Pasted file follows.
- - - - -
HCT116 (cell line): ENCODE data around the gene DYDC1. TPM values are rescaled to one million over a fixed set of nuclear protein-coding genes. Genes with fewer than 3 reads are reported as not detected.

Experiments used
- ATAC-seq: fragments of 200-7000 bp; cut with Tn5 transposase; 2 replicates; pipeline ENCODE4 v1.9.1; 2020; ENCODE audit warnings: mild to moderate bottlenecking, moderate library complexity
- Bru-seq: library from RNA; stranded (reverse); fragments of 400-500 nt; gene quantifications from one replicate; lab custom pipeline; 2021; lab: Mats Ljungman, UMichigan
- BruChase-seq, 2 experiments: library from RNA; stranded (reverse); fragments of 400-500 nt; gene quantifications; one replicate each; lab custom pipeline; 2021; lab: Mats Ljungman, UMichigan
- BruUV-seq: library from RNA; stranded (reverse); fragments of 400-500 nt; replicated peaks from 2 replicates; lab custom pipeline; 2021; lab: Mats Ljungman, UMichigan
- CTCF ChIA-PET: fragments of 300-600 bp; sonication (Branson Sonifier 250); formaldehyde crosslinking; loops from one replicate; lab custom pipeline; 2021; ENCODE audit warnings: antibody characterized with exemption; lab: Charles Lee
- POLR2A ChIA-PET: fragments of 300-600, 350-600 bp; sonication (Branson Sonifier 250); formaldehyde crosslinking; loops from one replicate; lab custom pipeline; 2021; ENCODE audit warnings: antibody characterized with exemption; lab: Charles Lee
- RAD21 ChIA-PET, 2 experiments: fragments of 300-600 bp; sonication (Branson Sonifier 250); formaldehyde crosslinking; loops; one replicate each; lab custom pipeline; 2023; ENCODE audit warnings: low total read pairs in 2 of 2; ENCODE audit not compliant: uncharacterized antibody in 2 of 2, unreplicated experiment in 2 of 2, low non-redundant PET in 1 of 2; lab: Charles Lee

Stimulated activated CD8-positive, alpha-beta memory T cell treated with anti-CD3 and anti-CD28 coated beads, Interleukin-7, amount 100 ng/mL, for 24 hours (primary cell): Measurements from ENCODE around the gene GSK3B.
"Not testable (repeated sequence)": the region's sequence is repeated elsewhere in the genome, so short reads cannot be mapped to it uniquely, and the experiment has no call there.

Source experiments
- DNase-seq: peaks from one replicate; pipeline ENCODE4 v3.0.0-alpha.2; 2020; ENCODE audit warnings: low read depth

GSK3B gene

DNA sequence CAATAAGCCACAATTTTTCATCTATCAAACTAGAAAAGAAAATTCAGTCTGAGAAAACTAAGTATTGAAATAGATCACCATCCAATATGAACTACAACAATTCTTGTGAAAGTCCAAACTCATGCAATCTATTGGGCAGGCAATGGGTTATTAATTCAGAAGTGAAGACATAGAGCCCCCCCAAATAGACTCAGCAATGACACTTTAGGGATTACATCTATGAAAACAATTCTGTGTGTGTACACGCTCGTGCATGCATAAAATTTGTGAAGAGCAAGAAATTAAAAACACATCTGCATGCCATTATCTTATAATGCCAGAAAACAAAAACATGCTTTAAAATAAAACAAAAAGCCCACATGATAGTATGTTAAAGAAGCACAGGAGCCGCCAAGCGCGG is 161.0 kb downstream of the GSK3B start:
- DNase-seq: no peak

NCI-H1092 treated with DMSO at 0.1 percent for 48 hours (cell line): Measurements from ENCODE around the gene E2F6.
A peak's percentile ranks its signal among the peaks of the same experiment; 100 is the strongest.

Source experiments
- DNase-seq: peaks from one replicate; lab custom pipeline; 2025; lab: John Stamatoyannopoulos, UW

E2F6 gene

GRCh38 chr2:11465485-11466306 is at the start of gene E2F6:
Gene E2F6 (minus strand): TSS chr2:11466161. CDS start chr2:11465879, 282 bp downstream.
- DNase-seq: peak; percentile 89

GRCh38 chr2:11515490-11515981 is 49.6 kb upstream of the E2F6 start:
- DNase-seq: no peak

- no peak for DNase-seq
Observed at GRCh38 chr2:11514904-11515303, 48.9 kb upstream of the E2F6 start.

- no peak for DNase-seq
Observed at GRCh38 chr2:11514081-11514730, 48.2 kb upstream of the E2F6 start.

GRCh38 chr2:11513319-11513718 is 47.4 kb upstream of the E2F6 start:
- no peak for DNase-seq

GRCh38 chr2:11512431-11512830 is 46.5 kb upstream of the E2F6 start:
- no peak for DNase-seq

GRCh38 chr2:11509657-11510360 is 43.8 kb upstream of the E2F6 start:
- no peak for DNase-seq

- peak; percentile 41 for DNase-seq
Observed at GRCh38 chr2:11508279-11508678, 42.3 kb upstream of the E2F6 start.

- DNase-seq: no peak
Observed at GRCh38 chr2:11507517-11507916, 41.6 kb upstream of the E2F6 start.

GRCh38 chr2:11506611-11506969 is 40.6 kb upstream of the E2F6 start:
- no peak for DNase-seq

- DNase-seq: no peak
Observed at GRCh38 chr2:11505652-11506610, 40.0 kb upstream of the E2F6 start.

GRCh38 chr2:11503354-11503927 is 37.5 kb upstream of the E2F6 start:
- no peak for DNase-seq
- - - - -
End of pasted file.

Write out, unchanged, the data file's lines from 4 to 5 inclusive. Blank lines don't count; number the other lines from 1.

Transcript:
- Bru-seq: library from RNA; stranded (reverse); fragments of 400-500 nt; gene quantifications from one replicate; lab custom pipeline; 2021; lab: Mats Ljungman, UMichigan
- BruChase-seq, 2 experiments: library from RNA; stranded (reverse); fragments of 400-500 nt; gene quantifications; one replicate each; lab custom pipeline; 2021; lab: Mats Ljungman, UMichigan